"Sliding Doors", against all my worst expectations, actually turned out to be one of the more innovative and fun romantic comedies I've seen in a while. Call it gimmicky, sure, but hey - it worked for me, anyway, seeing the two separate ways in which Gwyneth Paltrow's lead character could go based on a singular action (or lack thereof)...in this case, the boarding of a subway train. The result of her either catching the train or being left in the dust determines, among other things, her current relationship with her adulterous mate; her hair colour; the fate of her pleasant hookup with an interesting new man, etc. It sounds like all the makings of a corny screwball comedy - but with a weird "overlapping parallel timelines" trick tossed in to make it seem fresh. The truly weird thing, though? It actually works! Yes...I was most certainly drawn in. This is a nice, sweet little concept film that you don't hear many people talk about. I liked it, though. The characters (for the most part) were charming and endearing, what with that dry British wit, and the overall fate message of the film is one that can definitely resonate with me.

1984 (1984)
122 out of 148 people found the following review useful:
One of the great screen adaptations, 31 October 2003

Merely a few days after finishing my read of George Orwell's fantastic 1948 novel "Nineteen Eighty-Four", I was immediately keen on looking to rent the modern film version, "1984" - filmed, appropriately enough, not only during the actual YEAR of 1984, but also during the exact same short span of months that the story took place in. This, to me, is a prime example of perfect, and unbelievably well-timed, brilliance. A picture based on such complex, prophetic, and well-known material could have turned out to be a complete disaster (which it certainly had potential for, judging from the horrendous-looking DVD cover); thankfully, however, I was not disappointed.

"1984" is probably one of the most, if not THE most, masterful transitions from book to movie I have ever seen. Easily, its most impressive aspect was its phenomenal accuracy, attention to detail, etc. In other words, this film was FAITHFUL, in every sense of the word, to its source material. One can't give such a statement about films these days.

Amazing casting, terrific musical score, and mind-blowing sets, cinematography, and direction, "1984" is surely a unique treasure, and one that still retains the same timeless messages even decades since its release.

1984 (1984)
78 out of 102 people found the following review useful:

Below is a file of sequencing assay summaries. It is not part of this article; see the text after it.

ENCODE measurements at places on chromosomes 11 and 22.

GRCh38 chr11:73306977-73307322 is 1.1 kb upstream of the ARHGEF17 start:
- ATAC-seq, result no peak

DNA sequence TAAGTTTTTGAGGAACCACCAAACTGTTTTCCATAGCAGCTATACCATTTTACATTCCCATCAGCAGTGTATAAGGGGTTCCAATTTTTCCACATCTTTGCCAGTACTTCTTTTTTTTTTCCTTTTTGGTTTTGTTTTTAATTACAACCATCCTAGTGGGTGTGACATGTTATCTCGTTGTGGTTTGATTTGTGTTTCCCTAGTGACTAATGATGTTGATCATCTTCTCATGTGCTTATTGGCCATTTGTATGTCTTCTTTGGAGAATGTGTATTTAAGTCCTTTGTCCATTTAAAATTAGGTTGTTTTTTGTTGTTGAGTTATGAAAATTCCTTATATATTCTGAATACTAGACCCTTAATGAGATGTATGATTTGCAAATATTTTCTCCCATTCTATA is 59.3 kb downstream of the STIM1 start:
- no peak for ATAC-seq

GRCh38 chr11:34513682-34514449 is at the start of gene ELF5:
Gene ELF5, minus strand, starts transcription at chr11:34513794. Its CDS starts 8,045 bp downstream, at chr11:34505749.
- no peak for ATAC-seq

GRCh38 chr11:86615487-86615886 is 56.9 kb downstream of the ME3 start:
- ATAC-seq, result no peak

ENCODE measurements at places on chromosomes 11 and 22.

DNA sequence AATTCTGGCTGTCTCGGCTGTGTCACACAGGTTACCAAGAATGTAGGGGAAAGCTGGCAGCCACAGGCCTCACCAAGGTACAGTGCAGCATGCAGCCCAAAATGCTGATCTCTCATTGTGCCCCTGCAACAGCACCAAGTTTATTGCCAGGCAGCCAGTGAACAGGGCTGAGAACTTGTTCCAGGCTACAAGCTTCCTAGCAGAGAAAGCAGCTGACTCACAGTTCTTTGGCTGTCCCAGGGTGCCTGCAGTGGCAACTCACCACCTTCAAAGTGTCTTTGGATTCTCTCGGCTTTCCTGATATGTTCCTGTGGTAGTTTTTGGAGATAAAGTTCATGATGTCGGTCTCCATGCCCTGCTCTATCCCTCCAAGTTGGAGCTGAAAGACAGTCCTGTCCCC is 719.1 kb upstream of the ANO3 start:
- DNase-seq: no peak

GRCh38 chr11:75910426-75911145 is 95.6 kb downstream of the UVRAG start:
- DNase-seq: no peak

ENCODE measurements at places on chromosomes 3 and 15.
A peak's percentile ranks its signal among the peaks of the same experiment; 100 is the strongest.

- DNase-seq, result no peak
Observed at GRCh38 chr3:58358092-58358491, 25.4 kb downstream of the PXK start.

One of the great screen adaptations, 31 October 2003

Merely a few days after finishing my read of George Orwell's fantastic 1948 novel "Nineteen Eighty-Four", I was immediately keen on looking to rent the modern film version, "1984" - filmed, appropriately enough, not only during the actual YEAR of 1984, but also during the exact same short span of months that the story took place in. This, to me, is a prime example of perfect, and unbelievably well-timed, brilliance. A picture based on such complex, prophetic, and well-known material could have turned out to be a complete disaster (which it certainly had potential for, judging from the horrendous-looking DVD cover); thankfully, however, I was not disappointed.

"1984" is probably one of the most, if not THE most, masterful transitions from book to movie I have ever seen. Easily, its most impressive aspect was its phenomenal accuracy, attention to detail, etc. In other words, this film was FAITHFUL, in every sense of the word, to its source material. One can't give such a statement about films these days.

Amazing casting, terrific musical score, and mind-blowing sets, cinematography, and direction, "1984" is surely a unique treasure, and one that still retains the same timeless messages even decades since its release.

Profoundly moving, 25 October 2003

The great Clint Eastwood's powerful character study "Mystic River" is a stirring and beautifully crafted tale of three male childhood friends. Many years later, as full-grown adults, their lives suddenly turn back to intertwine following the mysterious murder of the 19-year-old daughter of one of the men.

Not only was I impressed by the stellar cast assembled for this film, but I was deeply moved and saddened by the unfortunate twists and turns many people's lives took in this raw, unflinching crime drama. It's a serious, masterfully told piece of work, and everything from acting to direction to music is (not surprisingly) solid across the board...even though at times, admittedly, the film's somewhat dreary, schmaltzy tone could get a little manipulative; thankfully, such is a very, VERY minor complaint in a sea of praise for this amazing piece. One can't stop raving about the performances themselves - particularly from the spectacular trio of male leads: Sean Penn, Tim Robbins and Kevin Bacon. Absolutely astonishing and Oscar-worthy - every single one of them, and then some (supporting players, etc.) Granted, it took me a little while to get used to their sometimes grating Boston accents, but in time their convincing personalities and dilemmas grew on me heavily.

In a time where, to be brutally honest, the amount of genuinely good films is dwindling to a respectable few, "Mystic River" is a very welcome surprise for me. Taut, suspenseful, and emotional, it's a wonderful start to the much-anticipated fall season of potential award-winning films.

Swept Away (2002)
0 out of 1 people found the following review useful:
Well...THAT wasn't so bad..., 18 October 2003

...No, really. I'm a bit surprised actually that I survived the full 90 minutes of this so-called disaster. I just finished watching it several minutes ago...and I must admit, I was blown away by how shockingly decent the film was. Actually, I daresay it was a bit above decent; if I hadn't read the countless deplorable reviews of this infamous film, I would even think this was a downright great movie! Too bad my mind has been slightly clouded (nope, make that VERY clouded) by the overwhelmingly negative rap this film has earned. Well, hear this, skeptical moviegoers: IT'S NOT SO BAD! Really!! Yeah, that's right - I am praising "Swept Away"! (gasp!!!) So sue me! If you think any shred of taste in good film I once had has now been exterminated, you can maybe stop and listen first...